I have expertise in a variety of methods of dispute resolution. Whatever the dispute resolution mechanism being employed, I strive to ensure that the parties are as empowered as possible, clearly understand the process, and have the opportunity to fully participate.
Mediation. I pride myself on explaining the mediation process clearly and emphasizing to parties the value of reaching a self-determined outcome to a dispute. During a mediation, the parties to a dispute, with the assistance of a mediator, seek to resolve an issue that has brought them into conflict. Mediation is well suited to help resolve a variety of disputes including employment issues, property disagreements, and discrimination claims. As a mediator, my job is to facilitate the conversation, without choosing sides, and help parties carefully evaluate all potential options for resolution. Ideally, the parties reach a win-win resolution, although mediation usually involves some compromise. Parties often participate in mediation to avoid the costs and stresses of litigation. Furthermore, because parties maintain control over the outcome in a mediation, many people find they are more content with a mediated agreement than they are with a court or agency-mandated resolution. Having served as a hearing officer and arbitrator for many years, I am well aware that judges, arbitrators, and administrative hearing officers, when strictly bound in a decision by legal precedents, do not have the flexibility or ability to be creative that parties to a mediation can when fashioning their own outcome. With limited exceptions, mediation is a confidential process, which allows parties to share ideas without concern that the information might be misunderstood if later considered out of context. I seek to make all parties feel empowered in the process and have the opportunity to fully explain their positions. In a mediation, I am committed to helping the parties fully explore all options for settlement, which includes the often difficult task of evaluating pros and cons of various options and comparing them to the potential outcomes of advancing the matter in litigation or arbitration. Some people compare mediation to a long-distance flight, it can be bumpy and uncomfortable at times, but hang in there and the destination will be worth the effort. Beyond the basic 40-hour training, I have taken part in extensive additional mediation training on a variety of subjects, including elder mediation, intercultural comptence, and concepts of negotiation. My recent articles on mediation include:
-If You Want to Revive Civility, Choose Mediation over Litigation. Co-authored with Peter Schroeter, Esq. Maine Town and City (2019).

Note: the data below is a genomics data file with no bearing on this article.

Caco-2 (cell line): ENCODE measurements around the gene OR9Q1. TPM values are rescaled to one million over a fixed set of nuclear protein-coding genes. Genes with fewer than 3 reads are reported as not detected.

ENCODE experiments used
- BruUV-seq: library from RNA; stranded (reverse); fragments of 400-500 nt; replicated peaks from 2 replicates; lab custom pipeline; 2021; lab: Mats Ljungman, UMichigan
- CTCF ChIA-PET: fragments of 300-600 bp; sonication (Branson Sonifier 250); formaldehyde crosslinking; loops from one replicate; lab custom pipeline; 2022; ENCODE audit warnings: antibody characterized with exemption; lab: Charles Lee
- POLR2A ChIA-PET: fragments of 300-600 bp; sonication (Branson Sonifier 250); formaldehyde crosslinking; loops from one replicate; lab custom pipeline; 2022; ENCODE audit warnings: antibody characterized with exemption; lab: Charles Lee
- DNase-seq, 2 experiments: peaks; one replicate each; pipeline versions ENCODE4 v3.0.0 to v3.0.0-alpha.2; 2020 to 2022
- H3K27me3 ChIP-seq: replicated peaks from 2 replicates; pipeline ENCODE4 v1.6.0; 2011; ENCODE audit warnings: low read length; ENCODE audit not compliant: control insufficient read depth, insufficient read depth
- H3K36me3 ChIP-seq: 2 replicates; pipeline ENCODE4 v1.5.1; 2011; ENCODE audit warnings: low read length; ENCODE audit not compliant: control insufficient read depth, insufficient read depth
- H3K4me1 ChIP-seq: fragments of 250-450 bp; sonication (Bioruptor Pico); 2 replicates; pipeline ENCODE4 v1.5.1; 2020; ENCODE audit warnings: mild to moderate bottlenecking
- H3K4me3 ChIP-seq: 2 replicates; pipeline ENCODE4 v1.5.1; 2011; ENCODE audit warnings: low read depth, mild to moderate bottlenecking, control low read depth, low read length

-Mediation Practice Tips. ADR Issue of Maine Lawyers Review (2018).
-Using Mediation in State Administrative Processes. ADR Issue of Maine Lawyers Review (2015).
-Ask a Mediator: Elder Mediation, Maine Association of Mediators newsletter (2011).
Arbitration. Arbitration is a private decision making process in which an independent third party conducts a hearing and renders a decision in a dispute. Arbitration is an alternative to litigation and generally results in a final and binding decision. Arbitration can usually be conducted more quickly than a court hearing. Arbitration decisions may be appealed to court in only limited circumstances. Arbitrations occur regularly in the context of labor disputes.
Fact Finding. Parties to contract negotiations sometimes need help reaching agreement on terms of a contract. In a fact finding, a panel of decision makers hears the parties' proposals for each contract provision and renders a set of recommendations for the parties' consideration.
Independent Outside Investigation. In an independent outside investigation, an institution or organization hires an outside investigator to conduct an inquiry into whether certain conduct occurred. These occur most often in the employment context when allegations of discrimination or harassment have arisen. The investigator will conduct individual interviews with complainants, respondents, and any witnesses before issuing a report to the employer. The report generally includes factual findings and sometimes includes analysis of whether laws or policies were violated.
Administrative Hearings. Administrative hearings are governed by the Maine Administrative Procedure Act. They are conducted in a variety of government and municipal settings in which parties have a dispute. Licensing decisions, benefit denials, and special education services are examples of areas in which administrative hearings are conducted. In such hearings, an administrative hearing officer (sometimes called an administrative law judge) presides. The administrative officer will regulate the course of the hearing and make rulings on evidence and testimony. In some settings, the administrative hearing officer makes a final decision on the merits of the case. In other settings, the administrative hearing officer makes a recommended decision to an agency decision maker. And in many settings, a governing board makes the final decision after hearing the evidence submitted during the course of the hearing.